### Initialising dynamic arrays

When writing some unit tests a while ago I found myself needing to initialise some dynamic arrays with test data. It would be nice if we could do something like this:

```var
A: array of Integer;
begin
A := (1,2,3,4);  // !! WRONG
end;```

but we can't. So I decided to write some functions to initialise dynamic arrays to the contents of another array, be it a constant, a literal or another dynamic array.

The result was a set of overloaded routines, one for each data type I needed to handle, for example for Integer and string arrays I had:

```function CloneArray(const A: array of Integer): TIntegerDynArray; overload;
var
Idx: Integer;
begin
SetLength(Result, Length(A));
for Idx := Low(A) to High(A) do
Result[Idx - Low(A)] := A[Idx];
end;

function CloneArray(const A: array of string): TStringDynArray; overload;
var
Idx: Integer;
begin
SetLength(Result, Length(A));
for Idx := Low(A) to High(A) do
Result[Idx - Low(A)] := A[Idx];
end;```

Noticing how similar these functions were - only the first line differs - I decided to try a generic approach. Since I didn't want to parameterise both the type of the array (e.g. the TIntegerDynArray return value) and the array element (e.g. Integer) I first decided to change the return values of the functions to use the TArray<T> type defined in the System unit. So the function prototypes got changed to

`function CloneArray(const A: array of Integer): TArray<Integer>; overload;`

and

`function CloneArray(const A: array of string): TArray<string>; overload;`

The implementation of the routines did not need changing. It seemed clear how to parameterise the routines: just replace the Integer or string types with T, like this:

`function CloneArray<T>(const A: array of T): TArray<T>;`

Wrong! At this point I learned that you can't parameterise global routines, as my blog entry "Being dim #2: No generic global procedures" explains. I needed to make the CloneArray routine a class method of some suitable class. Rather than create a new class I cast around and decided to extend the TArray class defined in the Generics.Collections unit.

```type
TArrayEx = class(TArray)
public
class function CloneArray<T>(const A: array of T): TArray<T>;
end;

...

class function TArrayEx.CloneArray<T>(const A: array of T): TArray<T>;
var
Idx: Integer;
begin
SetLength(Result, Length(A));
for Idx := Low(A) to High(A) do
Result[Idx - Low(A)] := A[Idx];
end;```

Don't confuse Generics.Collections.TArray with System.TArray<T> - the first is a class, the second a generic dynamic array type.

CloneArray assumes that straighforward assignment of array elements is what we want. For example if the array elements are objects, just the object pointer is copied. If you need the object's fields to be physically copied this simplistic approach won't work.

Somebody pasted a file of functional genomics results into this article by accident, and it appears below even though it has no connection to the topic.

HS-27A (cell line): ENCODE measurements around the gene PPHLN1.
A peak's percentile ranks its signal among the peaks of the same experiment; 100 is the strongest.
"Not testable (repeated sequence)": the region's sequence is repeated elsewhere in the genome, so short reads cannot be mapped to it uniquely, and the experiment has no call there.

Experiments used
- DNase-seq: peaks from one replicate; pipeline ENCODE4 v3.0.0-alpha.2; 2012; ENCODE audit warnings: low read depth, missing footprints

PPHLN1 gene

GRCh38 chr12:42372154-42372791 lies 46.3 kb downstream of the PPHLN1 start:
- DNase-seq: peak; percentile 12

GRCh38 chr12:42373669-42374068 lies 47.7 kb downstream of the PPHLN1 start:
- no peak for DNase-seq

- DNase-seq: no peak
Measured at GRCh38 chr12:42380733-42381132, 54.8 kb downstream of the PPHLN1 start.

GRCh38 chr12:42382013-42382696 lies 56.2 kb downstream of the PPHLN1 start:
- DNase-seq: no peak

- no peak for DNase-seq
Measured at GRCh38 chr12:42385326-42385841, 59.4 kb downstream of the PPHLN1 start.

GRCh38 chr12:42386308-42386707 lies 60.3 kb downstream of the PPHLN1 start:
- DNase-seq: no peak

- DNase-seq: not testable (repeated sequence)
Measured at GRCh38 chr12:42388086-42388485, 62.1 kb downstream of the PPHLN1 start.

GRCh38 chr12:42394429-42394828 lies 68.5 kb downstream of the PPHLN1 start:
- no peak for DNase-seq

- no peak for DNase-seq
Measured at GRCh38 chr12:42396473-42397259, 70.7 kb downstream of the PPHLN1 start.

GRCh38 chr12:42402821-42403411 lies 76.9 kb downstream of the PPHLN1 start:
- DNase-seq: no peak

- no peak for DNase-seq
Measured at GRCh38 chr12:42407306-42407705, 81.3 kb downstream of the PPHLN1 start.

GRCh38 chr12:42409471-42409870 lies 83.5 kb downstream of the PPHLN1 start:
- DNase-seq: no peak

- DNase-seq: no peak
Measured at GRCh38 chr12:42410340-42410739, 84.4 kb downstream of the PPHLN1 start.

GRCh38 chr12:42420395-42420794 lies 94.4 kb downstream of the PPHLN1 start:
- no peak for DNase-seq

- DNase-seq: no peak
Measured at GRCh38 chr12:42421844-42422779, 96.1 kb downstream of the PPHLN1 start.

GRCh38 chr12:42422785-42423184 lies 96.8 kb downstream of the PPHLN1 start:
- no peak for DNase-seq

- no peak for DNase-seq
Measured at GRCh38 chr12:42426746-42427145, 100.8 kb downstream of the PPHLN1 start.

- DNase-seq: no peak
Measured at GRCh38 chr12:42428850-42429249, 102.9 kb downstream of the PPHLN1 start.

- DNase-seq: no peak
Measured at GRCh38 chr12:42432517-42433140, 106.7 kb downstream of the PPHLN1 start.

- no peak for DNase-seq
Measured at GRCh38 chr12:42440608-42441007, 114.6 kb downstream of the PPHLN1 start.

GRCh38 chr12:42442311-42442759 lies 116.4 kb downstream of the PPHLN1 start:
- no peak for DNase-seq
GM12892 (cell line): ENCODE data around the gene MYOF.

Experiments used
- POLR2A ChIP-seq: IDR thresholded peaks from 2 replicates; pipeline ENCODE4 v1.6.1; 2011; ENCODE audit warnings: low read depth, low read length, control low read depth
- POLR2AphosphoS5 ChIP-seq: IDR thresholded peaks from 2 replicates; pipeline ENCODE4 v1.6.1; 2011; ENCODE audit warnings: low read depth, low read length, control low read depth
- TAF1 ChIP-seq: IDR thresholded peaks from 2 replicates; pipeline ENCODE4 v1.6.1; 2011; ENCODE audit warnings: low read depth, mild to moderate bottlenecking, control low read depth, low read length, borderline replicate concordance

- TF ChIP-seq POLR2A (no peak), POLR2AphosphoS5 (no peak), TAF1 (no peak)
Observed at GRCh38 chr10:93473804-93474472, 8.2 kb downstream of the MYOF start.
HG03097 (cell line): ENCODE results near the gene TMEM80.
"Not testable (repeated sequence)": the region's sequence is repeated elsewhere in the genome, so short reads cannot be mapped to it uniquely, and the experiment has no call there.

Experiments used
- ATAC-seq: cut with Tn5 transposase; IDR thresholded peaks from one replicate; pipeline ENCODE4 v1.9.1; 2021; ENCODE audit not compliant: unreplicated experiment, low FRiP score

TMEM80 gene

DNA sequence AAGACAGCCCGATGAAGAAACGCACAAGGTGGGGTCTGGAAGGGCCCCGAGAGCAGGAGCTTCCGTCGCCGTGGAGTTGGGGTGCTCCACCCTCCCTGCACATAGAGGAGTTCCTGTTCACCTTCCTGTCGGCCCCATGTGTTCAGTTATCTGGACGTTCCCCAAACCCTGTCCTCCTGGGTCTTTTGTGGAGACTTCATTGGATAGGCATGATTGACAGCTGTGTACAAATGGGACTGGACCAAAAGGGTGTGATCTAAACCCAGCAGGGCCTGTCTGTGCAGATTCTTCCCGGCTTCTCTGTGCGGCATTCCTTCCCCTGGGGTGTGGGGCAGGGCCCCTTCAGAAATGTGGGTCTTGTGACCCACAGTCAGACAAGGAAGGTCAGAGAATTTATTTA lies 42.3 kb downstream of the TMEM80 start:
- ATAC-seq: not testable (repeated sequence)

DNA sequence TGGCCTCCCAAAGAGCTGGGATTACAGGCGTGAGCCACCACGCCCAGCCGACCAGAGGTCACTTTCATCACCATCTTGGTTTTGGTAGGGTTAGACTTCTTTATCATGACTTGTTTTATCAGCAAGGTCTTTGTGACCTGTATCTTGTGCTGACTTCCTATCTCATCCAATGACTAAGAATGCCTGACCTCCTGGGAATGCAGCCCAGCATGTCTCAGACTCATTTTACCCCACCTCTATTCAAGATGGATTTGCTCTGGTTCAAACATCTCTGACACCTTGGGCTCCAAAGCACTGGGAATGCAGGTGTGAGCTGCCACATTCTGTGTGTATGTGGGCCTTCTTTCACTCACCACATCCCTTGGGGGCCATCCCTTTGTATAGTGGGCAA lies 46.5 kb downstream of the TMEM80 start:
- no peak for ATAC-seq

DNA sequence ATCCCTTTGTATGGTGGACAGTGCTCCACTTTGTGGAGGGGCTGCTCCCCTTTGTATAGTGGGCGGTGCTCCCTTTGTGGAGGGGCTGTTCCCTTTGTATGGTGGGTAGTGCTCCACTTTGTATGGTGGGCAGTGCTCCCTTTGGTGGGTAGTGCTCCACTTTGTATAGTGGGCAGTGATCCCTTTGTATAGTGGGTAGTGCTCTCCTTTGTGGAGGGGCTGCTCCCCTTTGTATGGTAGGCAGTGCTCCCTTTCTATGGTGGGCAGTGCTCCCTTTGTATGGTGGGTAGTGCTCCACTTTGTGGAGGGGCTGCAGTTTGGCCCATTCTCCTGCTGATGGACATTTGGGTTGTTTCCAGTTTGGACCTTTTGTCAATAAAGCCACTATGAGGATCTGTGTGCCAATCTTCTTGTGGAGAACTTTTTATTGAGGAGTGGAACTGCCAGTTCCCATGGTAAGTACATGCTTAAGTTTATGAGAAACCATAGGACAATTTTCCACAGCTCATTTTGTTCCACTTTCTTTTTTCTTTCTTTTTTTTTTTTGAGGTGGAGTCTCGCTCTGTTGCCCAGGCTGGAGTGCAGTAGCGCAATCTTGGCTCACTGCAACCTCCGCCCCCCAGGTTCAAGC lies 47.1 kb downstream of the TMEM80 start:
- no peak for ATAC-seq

I'll close this post with an example of use. Here's a code fragment that initialises string and integer arrays:

```var
IA: TArray<Integer>;
SA: TArray<string>;
begin
IA := TArrayEx.CloneArray<Integer>([1,2,3,5,7,11]);
SA := TArrayEx.CloneArray<string>(['bonnie', 'clyde']);
end;```

1. Anonymous1:56 pm

WRT your opening question, you can in fact do this:

uses Types;

var
A: TIntegerDynArray;
begin
A := TIntegerDynArray.Create(1,2,3,4);
end;

There's nothing special to TIntegerDynArray - it's just to use a predefined typedef. So, this works as well:

type
TMyIntArray = array of Integer;
var
A: TMyIntArray;
begin
A := TMyIntArray.Create(1,2,3,4);
end;

I think this syntax was added in something like D2005 or D2006.

2. Thanks Chris.

I'd not come across this before. Very handy.

This makes some of this post redundant with one exception. The TArrayEx.CloneArray method works for cloning another dynamic array stored in a variable whereas the Create construct doesn't work in this case.

3. I've also just noticed that this also works:

var
K: TArray<Integer>;
begin
K := TArray<Integer>.Create(1, 2, 3);
end;

4. Anonymous9:22 pm

Actually, now I come to think of it, for cloning, there's the single parameter version of the Copy standard function -

A2 := Copy(A1);

5. One more new one for me! Thanks.

6. Wow!!!
A := TIntegerDynArray.Create(1,2,3,4);
I can't believe that I have never seen this before...

1) You have a query about, or a bug report for, one of my programs or libraries. Most of my posts contain a link to the relevant repository where there will be an issue tracker you can use.

2) You have a query about any 3rd party programs I feature, please address them to the program's developer(s) - there will be a link in the post.

3) You're one of the tiny, tiny minority who are aggressive or abusive - in the bin you go!

Thanks